Monsanto Lobbying and Beyond

MONSANTO lobbying +

Monsanto. The name alone makes millions cringe. How can a company named after a middle-aged homemaker become so controversial? The major complaints against Monsanto include that they are poisoning the poor; trying to own everything; destroying the food supply; suing small farmers over the very robocrops they themselves unleashed; and patenting plants, animals, genes and the building blocks of life itself. Abetting these crimes are the press; regulators and the courts; international political institutions and individuals who act within them, and science / higher education. This is all achieved through the manipulation of public officials by Monsanto's army of hired lobbyists. This view is only partially correct, for many of Monsanto's alleged crimes have been adjudicated, and the nature of political influence has changed from the days when hired lobbyist promised campaign contributions to incumbent or potential lawmakers for implied agreement to look the other way. The modern route to influence is developing more toward direct participatory control of the political process, achieving monetary settlement in the private sector in exchange for silence, or obtaining favorable outcomes using the only lobbyists supposedly allowed access to the judiciary, lawyers. This paper will review these themes and try to make sense of all the controversy, clarify what truth is verifiable and question the many accusations of varying accuracy and exaggeration.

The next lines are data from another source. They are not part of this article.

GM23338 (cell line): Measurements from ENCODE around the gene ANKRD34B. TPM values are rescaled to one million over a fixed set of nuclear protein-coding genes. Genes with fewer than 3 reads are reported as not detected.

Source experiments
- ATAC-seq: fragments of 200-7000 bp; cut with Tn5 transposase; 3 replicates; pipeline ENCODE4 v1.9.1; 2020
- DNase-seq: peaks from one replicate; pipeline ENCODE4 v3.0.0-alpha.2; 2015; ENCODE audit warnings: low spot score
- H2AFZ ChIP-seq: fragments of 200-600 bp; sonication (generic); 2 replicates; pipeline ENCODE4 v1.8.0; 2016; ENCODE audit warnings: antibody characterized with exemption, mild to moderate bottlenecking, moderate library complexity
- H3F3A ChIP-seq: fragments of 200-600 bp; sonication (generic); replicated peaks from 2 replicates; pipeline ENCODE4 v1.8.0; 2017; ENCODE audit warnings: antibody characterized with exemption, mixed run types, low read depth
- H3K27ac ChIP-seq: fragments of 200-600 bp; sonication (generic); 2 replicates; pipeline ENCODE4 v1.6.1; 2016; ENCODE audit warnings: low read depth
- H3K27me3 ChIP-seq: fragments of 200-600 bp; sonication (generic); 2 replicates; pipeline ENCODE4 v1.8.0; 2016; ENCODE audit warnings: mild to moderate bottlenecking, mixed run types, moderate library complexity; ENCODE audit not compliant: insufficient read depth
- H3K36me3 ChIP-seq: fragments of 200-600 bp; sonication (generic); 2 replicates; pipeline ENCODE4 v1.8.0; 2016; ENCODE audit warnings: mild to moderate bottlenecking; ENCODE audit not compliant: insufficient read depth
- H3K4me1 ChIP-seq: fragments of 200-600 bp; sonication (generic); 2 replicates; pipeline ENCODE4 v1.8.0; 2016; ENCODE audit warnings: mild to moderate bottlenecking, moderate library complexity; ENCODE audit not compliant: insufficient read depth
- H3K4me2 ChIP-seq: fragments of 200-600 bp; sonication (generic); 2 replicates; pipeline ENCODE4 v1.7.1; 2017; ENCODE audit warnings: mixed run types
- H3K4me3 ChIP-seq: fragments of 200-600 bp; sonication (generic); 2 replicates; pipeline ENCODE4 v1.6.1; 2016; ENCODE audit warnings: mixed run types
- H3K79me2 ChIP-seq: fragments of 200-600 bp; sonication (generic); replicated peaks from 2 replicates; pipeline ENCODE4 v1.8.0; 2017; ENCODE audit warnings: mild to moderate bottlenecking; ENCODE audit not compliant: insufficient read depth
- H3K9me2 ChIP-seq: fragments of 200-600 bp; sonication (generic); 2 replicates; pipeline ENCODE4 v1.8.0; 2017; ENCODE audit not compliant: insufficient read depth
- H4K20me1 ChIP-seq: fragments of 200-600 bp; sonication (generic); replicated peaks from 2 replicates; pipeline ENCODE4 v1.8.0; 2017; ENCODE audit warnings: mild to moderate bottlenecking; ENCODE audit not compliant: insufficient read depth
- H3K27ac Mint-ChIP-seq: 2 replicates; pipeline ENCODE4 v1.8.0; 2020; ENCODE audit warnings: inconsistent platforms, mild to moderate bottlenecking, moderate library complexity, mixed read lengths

Restricting the scope of investigation